Friday, 27 August 2010

Town Festivals

Rhythms of the World has won top place in the 'Arts culture and heritage' category in the Charity Awards 2010.

The first ROTW event took place on the streets of the town. It forms part of the Hitchin Festival which is held in the first three weeks in July each year. The Hitchin Festival features concerts and music, drama comedy and poetry, walks and talks, and other events such as the Lavender Fair and the British Schools Museum Summer Fair.

What’s the  ROTW festival all about, and who organises it?

from the festival website  - "In a nutshell, the answers to those two questions are remarkably simple – it’s about us, our local community, coming together to celebrate our diverse local and world cultures – and it’s us, people from the local community who organise it because we think it’s a good thing!

ROTW is a registered charity set up to support the arts in their broadest sense across North Hertfordshire, to celebrate our world culture and to give a focus for people of all ages, race, ability and economic diversity to come together.

 In trendy terms it probably hits all the right boxes of ‘social cohesion’ and other such terminology, but the bottom line is that those of us involved believe that ROTW helps make a difference to our community and the way we all live together."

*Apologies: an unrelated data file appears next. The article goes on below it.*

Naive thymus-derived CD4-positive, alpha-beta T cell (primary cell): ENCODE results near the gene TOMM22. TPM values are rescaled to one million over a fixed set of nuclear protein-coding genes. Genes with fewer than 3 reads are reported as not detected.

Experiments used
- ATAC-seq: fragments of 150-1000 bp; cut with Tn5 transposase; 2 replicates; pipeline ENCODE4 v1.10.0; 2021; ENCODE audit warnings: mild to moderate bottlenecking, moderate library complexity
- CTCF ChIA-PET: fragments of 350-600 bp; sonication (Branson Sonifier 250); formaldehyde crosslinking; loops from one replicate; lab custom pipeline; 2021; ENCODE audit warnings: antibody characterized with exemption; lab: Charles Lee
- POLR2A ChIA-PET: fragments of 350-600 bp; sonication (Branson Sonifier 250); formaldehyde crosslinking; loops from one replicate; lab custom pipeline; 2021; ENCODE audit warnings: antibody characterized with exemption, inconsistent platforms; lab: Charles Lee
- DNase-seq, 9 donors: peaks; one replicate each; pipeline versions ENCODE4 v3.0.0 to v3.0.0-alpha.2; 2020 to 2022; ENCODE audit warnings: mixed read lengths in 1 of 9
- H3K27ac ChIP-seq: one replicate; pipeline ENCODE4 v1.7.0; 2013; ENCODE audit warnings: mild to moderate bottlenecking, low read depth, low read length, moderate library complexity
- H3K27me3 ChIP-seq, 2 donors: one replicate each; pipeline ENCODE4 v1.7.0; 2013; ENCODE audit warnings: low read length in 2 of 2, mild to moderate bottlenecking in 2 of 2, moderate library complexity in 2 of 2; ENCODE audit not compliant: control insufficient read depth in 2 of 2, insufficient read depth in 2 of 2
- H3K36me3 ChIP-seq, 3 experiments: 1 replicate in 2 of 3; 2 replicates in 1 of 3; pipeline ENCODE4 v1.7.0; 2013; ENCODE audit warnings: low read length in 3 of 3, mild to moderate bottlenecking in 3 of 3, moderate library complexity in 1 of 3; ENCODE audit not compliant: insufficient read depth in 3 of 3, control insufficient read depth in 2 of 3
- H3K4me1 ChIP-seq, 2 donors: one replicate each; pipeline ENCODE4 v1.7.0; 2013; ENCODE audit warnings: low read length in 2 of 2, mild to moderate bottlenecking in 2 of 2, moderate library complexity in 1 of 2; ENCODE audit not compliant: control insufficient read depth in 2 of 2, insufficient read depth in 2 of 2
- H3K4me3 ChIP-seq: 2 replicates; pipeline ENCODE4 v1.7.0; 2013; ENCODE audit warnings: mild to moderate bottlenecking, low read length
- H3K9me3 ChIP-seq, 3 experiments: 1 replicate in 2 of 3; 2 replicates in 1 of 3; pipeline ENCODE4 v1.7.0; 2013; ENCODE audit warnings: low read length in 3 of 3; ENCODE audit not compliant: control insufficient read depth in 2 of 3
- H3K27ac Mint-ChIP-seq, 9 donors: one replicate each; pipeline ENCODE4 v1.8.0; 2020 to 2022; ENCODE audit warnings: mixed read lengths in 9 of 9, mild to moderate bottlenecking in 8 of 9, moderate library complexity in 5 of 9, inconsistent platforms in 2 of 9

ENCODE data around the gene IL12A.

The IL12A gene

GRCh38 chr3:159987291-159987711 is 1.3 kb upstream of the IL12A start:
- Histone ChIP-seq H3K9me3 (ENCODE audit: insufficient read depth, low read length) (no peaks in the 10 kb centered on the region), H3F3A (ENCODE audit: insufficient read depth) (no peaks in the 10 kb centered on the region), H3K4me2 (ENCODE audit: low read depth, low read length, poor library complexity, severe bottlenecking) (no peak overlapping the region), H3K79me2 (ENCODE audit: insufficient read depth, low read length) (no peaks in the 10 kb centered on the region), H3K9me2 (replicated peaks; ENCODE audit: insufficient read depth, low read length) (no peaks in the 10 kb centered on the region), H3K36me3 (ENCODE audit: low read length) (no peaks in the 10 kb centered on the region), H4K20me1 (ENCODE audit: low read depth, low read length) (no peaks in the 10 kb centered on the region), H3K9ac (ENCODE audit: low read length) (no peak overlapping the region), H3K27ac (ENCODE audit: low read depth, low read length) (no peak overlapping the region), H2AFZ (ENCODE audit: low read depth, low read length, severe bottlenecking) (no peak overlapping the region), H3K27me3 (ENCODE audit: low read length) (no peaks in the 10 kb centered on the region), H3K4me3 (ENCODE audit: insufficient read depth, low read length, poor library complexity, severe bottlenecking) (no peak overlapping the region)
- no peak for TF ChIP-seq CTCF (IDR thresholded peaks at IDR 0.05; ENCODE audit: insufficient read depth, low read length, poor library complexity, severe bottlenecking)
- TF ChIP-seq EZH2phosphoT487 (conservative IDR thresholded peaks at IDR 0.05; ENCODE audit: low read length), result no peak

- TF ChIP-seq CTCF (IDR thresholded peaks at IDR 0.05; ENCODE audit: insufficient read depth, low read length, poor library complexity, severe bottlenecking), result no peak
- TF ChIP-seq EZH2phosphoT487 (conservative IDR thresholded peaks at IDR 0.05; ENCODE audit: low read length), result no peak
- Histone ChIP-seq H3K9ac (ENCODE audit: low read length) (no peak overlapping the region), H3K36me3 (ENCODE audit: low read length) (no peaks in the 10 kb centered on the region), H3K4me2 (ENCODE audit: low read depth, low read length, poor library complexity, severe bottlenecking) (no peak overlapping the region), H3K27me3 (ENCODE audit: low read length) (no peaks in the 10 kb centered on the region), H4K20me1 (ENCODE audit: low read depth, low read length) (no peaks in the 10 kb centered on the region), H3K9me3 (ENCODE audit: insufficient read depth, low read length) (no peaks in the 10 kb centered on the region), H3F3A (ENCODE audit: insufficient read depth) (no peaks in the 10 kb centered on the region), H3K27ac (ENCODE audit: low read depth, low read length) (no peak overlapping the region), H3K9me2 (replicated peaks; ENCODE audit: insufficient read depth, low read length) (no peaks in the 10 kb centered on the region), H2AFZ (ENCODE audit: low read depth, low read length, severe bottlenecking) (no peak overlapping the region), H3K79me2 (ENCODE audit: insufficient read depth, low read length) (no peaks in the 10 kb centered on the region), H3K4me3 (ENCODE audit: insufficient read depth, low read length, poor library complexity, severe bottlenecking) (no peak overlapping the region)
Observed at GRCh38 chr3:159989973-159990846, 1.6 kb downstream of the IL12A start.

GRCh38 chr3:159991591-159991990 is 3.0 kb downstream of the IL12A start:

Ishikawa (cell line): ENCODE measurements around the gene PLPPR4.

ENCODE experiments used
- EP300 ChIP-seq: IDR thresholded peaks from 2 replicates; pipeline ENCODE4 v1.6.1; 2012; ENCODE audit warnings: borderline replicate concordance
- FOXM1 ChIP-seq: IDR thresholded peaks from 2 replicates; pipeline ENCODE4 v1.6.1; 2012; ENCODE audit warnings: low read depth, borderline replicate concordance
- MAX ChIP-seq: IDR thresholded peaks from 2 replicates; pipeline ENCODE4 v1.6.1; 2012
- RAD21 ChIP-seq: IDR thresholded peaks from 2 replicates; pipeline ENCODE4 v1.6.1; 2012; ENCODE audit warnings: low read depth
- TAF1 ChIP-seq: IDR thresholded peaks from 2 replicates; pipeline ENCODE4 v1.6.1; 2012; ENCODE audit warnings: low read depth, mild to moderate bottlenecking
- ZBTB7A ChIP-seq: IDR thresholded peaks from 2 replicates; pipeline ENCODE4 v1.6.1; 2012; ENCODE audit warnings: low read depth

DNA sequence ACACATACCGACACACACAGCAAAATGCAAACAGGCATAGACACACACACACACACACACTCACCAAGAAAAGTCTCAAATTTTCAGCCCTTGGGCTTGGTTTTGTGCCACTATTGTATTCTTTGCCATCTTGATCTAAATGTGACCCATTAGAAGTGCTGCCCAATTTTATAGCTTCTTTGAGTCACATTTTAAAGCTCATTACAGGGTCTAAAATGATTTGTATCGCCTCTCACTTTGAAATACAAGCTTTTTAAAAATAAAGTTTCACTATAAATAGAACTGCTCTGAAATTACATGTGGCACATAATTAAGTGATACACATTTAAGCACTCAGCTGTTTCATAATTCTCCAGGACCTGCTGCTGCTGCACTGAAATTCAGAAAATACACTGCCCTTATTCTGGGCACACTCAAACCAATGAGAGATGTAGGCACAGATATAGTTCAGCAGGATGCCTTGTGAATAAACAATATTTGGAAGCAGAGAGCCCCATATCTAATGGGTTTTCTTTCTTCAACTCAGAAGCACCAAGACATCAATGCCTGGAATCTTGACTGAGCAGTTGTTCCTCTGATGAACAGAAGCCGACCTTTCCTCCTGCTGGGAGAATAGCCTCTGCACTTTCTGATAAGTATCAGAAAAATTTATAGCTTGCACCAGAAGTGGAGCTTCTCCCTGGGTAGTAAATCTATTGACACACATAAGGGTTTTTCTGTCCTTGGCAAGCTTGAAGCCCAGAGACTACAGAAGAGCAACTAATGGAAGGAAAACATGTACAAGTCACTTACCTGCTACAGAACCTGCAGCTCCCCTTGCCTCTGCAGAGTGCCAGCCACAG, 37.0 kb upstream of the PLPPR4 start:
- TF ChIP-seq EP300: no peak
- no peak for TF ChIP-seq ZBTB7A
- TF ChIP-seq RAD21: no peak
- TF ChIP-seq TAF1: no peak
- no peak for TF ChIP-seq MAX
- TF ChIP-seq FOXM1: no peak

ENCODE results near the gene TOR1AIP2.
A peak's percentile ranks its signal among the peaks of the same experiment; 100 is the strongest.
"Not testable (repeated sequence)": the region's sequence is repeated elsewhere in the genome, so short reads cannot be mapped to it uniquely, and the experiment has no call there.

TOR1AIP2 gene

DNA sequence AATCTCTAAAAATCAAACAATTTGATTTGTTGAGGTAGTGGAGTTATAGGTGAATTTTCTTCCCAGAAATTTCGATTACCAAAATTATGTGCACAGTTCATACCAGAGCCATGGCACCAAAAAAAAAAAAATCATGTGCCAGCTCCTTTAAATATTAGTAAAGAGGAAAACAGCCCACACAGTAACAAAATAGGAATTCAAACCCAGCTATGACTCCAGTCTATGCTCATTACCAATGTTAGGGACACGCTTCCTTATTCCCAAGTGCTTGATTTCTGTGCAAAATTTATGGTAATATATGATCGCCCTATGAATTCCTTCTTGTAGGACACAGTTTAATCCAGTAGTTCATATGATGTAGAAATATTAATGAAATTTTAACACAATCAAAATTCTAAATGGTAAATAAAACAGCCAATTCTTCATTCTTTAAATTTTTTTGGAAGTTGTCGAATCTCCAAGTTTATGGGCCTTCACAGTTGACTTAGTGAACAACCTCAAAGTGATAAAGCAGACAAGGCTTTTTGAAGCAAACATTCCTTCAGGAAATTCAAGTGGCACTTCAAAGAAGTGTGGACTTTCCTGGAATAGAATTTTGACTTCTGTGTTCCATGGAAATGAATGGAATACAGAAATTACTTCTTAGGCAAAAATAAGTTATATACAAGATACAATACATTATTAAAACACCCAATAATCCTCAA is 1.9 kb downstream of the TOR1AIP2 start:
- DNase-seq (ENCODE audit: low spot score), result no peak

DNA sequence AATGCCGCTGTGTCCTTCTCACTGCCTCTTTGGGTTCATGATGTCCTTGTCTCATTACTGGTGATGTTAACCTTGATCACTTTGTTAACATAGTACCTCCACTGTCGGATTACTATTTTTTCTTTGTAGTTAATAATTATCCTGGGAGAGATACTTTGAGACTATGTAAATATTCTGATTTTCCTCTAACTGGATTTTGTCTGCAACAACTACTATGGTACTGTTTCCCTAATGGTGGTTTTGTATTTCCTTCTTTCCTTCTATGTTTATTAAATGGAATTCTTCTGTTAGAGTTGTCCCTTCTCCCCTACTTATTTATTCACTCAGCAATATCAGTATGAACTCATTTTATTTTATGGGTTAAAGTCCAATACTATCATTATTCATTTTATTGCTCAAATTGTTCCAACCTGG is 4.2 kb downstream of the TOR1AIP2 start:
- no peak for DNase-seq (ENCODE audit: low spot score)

Now in its 18th year, an estimated 30,000 attended the festival, an event which now completely takes over the town's Priory grounds. 

from BBC local radio - "The 2010 festival took place on the weekend of 24 and 25 July when around 130 acts, involving hundreds of performers, appeared on no less than eight stages! 

Run entirely by volunteers, ROTW has always tried to be more than just a musical festival, and this year was no exception. 

With a huge selection of world food and craft stalls, a children's area, beer tents, poetry readings, art projects and a family picnic chill out area, the organisers once again made sure that there was something for everyone. 

The Festival is not just about music. At the heart of it all, it is a celebration of local and world community - a bridge between different ages, races, cultures, abilities and economic groups."